To visit, take the JR Yamanote, Hanzomon, Ginza, Fukutoshin, Inokashira, Den-en-toshi, or Toyoko lines to Shibuya Station.

Inside Alice in a Labyrinth.

6. Offbeat Dining

If you're visiting Tokyo, chances are you are fond of Japanese dining. And you will find no shortage of it, from the most hard-to-obtain reservations at Michelin-starred sushi counters to the humblest, most succulent street food. But part of what makes Tokyo so fascinating is its off-beat dining culture. Think themed restaurants that are so elaborate you'll forget you're in Japan (or the 21st century) altogether.

Alice in a Labyrinth is one such example. This fine-dining restaurant is decked out like the darkest recesses of Lewis Carroll’s mind. Follow the maze of book stacks that make you feel as if you are actually shrinking. Emerge into the dining room to see scenes from the story, like the hedges from the Queen's garden, a ceiling plastered with massive playing cards, and chairs shaped like rose bushes.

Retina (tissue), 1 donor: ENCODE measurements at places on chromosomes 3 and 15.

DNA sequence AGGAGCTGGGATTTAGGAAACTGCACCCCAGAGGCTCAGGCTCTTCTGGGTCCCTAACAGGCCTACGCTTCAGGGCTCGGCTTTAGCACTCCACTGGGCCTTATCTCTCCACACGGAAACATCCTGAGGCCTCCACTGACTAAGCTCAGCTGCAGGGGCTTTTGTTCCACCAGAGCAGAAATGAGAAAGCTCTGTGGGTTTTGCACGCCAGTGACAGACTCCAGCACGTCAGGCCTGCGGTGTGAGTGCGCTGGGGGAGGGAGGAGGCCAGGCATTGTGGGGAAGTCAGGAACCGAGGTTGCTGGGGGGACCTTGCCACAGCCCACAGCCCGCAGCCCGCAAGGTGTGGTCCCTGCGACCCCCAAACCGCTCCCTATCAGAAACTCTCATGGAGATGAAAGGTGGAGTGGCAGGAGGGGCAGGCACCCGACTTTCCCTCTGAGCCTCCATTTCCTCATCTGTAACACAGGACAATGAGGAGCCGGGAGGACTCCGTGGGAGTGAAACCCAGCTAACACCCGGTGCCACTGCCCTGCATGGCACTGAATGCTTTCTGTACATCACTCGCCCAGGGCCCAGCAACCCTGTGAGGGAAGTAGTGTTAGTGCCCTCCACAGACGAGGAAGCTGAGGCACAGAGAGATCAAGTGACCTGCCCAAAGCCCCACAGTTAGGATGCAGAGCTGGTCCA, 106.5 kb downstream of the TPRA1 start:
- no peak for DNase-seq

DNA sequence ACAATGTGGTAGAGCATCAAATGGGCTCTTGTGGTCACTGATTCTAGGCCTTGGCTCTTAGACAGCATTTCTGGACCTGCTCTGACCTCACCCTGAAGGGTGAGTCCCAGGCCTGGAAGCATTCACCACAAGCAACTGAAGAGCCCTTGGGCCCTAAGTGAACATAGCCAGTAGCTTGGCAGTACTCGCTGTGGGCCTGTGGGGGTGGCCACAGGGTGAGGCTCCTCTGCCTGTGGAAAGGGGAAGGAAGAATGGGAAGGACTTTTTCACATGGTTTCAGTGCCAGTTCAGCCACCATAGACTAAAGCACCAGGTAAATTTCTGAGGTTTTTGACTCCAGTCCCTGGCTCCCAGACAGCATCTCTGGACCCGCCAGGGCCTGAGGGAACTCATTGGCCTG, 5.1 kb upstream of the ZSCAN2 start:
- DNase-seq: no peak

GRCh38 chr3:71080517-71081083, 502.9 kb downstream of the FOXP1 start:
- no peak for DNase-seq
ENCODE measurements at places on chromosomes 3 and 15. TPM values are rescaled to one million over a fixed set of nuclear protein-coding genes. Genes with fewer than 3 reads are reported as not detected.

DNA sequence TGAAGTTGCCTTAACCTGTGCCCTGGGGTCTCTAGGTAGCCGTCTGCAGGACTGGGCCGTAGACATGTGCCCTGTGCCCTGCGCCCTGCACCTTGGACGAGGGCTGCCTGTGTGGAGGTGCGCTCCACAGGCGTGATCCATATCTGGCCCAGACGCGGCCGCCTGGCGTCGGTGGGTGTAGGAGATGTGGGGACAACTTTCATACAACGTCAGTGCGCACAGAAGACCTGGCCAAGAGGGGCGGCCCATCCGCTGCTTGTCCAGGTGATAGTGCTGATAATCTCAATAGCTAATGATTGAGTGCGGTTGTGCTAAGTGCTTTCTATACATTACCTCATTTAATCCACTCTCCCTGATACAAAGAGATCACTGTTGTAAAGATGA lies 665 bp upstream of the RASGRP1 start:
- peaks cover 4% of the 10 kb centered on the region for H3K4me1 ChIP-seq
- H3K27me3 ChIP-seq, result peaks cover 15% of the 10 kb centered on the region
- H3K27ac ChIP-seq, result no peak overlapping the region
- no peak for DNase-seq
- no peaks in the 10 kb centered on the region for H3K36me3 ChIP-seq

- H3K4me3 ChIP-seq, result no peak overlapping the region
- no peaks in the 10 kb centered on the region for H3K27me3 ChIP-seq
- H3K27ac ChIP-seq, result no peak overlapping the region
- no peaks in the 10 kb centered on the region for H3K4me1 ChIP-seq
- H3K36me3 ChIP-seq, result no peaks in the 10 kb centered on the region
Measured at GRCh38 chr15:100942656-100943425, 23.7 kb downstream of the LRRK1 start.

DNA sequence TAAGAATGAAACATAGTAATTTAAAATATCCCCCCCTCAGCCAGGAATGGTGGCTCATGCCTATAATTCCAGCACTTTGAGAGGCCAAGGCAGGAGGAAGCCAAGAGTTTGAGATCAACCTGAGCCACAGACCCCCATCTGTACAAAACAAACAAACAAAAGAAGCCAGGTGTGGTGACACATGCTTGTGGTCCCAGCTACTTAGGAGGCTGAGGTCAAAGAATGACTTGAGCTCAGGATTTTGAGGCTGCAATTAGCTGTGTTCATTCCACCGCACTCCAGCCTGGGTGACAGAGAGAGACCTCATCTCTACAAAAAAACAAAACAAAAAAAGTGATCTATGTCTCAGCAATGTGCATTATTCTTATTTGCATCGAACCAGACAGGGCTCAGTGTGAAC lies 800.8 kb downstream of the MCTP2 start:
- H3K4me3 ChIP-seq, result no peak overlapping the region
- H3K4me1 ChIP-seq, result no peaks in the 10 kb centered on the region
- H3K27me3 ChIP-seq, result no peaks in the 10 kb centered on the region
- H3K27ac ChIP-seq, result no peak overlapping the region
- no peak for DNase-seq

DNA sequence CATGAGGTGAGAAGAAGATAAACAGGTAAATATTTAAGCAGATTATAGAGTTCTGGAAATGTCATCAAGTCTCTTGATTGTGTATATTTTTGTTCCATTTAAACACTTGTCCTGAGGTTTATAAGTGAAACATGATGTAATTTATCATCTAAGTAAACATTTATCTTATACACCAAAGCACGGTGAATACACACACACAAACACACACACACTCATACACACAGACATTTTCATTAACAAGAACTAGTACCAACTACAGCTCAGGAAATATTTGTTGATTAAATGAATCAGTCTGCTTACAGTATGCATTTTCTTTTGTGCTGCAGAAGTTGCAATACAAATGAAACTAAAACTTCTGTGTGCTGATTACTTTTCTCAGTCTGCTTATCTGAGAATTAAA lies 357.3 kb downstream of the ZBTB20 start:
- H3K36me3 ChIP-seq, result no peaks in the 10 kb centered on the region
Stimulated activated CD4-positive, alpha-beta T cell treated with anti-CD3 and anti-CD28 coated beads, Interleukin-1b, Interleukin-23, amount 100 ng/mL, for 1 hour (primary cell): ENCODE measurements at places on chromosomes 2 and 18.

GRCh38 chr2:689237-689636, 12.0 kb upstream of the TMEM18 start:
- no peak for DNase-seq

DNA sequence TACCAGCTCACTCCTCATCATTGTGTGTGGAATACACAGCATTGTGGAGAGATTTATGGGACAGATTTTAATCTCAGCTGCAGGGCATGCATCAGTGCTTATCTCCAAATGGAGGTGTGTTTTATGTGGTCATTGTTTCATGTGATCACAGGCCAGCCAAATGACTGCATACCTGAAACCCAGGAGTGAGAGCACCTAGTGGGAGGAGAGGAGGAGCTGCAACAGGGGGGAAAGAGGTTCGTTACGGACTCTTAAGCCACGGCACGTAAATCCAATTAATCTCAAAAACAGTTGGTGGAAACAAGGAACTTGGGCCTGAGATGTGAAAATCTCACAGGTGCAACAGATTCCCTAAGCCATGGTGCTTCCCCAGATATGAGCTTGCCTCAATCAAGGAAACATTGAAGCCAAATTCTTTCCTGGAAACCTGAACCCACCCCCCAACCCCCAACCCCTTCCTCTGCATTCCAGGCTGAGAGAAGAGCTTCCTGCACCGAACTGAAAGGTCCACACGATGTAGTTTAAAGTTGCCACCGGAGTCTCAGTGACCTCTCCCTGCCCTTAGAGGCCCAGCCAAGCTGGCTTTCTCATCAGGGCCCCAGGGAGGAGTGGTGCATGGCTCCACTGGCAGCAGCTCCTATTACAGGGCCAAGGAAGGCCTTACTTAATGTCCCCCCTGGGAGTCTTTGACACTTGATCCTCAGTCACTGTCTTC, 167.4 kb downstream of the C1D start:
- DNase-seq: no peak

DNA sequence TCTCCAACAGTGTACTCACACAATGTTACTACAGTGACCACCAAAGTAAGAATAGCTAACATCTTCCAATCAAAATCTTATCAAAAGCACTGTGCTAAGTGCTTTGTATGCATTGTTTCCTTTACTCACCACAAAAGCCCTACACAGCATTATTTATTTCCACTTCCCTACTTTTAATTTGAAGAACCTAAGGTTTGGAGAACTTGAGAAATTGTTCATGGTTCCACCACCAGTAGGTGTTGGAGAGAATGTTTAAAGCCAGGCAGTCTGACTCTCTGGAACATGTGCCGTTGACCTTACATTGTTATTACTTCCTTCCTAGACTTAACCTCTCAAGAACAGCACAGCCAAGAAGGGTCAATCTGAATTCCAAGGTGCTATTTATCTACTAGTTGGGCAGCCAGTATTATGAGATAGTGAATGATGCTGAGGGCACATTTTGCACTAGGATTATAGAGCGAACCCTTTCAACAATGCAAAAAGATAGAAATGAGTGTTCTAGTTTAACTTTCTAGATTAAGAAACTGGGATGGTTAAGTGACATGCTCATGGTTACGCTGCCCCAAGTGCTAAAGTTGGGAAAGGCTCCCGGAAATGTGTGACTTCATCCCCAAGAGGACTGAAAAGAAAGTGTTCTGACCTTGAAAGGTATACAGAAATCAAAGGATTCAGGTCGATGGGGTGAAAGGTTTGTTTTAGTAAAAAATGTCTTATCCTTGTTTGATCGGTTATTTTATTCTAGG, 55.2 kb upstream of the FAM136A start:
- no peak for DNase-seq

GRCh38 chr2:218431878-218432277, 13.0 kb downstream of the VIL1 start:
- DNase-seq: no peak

Or shift directions completely and dine at the decidedly macabre Vampire Cafe, tucked amid the bourgeois streets of Tokyo's ritzy Ginza district. A hideaway for gothic lovers, Vampire Cafe lures visitors with its wall-to-wall red velvet, waiters in tuxedos, and waitresses in French maid outfits. Everything about the experience oozes eerie, and like so many other Japanese experiences, no detail is left to the wayside. Sip dark red aperitifs to the sound of baroque music and the fluttering shadows of flickering candlelight. Food items themselves aren't particularly macabre (assorted olives and cheese, foie gras with balsamic drizzle, fried chicken), but the names do stick to the theme: The Bond of Destiny, The Bait of the Demons, The Cross of Darkness. Whatever you order, this is an experience you won't soon forget.